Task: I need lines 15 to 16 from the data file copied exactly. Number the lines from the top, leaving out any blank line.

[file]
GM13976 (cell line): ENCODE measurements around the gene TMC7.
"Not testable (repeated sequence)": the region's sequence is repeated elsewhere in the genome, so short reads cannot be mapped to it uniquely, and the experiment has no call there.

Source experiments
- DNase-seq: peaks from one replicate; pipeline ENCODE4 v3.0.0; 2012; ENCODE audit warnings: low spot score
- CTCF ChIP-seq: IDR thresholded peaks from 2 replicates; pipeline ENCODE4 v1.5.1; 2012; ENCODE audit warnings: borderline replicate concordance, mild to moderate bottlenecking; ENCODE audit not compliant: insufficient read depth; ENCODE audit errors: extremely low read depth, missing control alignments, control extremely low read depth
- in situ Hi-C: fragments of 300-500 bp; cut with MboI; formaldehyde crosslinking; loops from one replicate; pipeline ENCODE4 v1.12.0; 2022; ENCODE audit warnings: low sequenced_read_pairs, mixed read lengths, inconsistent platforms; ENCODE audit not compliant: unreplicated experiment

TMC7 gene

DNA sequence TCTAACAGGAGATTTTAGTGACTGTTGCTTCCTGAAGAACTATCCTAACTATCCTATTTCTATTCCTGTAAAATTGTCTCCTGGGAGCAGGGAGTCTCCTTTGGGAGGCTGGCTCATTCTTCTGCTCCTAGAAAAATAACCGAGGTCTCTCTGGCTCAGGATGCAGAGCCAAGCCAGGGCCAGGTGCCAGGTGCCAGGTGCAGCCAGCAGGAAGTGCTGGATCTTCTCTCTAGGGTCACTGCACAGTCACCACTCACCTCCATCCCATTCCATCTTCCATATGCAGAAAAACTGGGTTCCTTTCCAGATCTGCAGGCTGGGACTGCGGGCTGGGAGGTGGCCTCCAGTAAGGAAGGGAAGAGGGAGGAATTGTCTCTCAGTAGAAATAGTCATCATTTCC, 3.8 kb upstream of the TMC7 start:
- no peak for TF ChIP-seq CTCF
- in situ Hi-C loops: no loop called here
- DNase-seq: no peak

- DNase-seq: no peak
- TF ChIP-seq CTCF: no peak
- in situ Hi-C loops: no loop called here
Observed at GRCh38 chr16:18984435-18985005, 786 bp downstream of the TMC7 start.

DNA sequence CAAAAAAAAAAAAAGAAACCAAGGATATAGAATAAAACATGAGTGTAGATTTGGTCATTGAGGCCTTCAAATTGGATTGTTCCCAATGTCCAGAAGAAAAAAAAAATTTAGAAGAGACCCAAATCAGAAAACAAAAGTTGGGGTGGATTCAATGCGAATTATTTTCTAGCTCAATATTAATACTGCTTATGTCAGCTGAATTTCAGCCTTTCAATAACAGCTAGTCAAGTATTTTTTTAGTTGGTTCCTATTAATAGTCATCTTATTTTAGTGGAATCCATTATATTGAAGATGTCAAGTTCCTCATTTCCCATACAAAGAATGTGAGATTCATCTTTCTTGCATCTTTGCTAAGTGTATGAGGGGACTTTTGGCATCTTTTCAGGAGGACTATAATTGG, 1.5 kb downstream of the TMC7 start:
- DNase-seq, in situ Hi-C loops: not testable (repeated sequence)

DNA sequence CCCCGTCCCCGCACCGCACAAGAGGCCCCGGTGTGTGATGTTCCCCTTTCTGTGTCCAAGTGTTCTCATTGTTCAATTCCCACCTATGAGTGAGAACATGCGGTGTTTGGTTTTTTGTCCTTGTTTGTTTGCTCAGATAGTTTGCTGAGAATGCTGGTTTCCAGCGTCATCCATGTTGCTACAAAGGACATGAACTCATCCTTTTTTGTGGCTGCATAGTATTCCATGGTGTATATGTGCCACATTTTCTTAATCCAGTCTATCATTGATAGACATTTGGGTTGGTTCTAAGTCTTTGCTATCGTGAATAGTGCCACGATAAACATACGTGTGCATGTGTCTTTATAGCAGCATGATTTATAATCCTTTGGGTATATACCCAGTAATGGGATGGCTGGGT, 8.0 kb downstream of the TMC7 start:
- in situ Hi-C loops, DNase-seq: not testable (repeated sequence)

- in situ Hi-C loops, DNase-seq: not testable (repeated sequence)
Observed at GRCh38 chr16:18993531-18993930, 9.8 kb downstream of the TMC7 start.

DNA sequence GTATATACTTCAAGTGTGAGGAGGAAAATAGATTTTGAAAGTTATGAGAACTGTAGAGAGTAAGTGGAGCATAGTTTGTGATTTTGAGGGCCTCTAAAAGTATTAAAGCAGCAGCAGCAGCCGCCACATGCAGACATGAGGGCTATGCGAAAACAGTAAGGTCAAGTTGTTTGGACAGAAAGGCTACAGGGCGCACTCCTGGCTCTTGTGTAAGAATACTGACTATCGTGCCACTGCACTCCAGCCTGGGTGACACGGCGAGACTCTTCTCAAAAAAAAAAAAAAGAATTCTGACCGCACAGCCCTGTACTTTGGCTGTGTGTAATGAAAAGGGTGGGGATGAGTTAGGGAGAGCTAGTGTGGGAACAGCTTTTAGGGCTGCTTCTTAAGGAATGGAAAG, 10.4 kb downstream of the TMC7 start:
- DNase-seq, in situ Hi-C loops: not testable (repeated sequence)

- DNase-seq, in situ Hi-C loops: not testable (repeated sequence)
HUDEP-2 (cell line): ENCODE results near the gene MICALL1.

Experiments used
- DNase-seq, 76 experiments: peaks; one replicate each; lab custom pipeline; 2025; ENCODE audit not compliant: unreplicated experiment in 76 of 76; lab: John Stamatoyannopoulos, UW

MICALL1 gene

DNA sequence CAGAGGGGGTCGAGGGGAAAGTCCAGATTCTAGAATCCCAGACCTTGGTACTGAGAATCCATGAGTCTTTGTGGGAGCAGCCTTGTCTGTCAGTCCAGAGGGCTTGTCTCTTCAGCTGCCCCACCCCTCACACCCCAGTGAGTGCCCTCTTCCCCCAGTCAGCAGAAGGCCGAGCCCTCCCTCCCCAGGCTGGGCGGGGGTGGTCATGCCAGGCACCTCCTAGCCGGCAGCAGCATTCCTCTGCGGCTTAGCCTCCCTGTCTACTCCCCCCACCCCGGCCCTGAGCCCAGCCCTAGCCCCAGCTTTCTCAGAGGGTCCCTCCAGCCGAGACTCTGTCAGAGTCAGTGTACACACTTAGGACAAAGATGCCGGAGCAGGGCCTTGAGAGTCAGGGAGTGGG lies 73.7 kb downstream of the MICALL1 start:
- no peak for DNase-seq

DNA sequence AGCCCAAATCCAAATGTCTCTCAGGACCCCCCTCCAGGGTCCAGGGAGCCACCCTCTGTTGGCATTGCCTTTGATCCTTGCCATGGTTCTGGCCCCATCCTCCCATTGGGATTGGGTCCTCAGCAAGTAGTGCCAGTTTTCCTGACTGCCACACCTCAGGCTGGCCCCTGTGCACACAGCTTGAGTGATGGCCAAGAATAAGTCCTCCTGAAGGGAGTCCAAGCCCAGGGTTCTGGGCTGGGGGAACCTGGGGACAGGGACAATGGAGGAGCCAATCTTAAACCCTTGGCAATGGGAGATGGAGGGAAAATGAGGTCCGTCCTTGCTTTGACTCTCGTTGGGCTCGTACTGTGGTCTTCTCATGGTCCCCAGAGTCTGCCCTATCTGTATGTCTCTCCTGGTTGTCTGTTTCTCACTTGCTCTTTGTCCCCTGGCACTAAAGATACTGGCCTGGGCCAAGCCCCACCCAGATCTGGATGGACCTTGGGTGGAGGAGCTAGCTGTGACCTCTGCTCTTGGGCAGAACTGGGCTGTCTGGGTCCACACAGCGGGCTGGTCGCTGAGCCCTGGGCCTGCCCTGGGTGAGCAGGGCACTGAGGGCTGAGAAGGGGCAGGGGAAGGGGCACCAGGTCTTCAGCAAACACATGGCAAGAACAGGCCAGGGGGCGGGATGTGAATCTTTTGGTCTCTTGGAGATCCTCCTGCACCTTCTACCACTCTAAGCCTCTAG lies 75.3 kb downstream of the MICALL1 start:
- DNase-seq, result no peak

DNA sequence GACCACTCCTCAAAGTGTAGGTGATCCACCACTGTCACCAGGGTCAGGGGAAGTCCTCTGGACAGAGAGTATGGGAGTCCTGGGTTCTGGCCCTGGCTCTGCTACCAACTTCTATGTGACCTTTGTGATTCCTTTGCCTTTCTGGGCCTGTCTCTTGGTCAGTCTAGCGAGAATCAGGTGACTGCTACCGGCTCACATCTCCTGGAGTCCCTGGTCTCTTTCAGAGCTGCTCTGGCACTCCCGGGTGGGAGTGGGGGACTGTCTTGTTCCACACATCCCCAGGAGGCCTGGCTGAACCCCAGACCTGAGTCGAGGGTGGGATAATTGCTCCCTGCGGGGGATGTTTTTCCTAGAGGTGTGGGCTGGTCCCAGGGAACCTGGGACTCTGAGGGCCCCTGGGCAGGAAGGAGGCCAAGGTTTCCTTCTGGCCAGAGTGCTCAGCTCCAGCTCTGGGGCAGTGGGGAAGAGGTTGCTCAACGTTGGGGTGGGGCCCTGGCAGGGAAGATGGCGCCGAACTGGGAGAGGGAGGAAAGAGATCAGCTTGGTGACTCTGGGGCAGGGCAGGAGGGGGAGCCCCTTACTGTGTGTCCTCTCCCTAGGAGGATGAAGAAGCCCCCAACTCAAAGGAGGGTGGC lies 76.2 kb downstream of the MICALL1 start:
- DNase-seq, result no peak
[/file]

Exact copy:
Observed at GRCh38 chr16:18984435-18985005, 786 bp downstream of the TMC7 start.

DNA sequence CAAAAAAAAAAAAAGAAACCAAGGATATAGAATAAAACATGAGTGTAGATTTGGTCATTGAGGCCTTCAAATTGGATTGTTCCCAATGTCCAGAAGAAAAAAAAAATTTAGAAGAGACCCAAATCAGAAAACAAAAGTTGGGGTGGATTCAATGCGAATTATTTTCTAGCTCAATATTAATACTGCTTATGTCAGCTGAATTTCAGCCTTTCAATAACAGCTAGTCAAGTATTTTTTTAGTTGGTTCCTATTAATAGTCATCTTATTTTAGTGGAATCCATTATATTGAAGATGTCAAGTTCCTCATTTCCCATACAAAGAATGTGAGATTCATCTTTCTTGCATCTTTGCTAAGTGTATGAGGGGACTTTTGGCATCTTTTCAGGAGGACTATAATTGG, 1.5 kb downstream of the TMC7 start: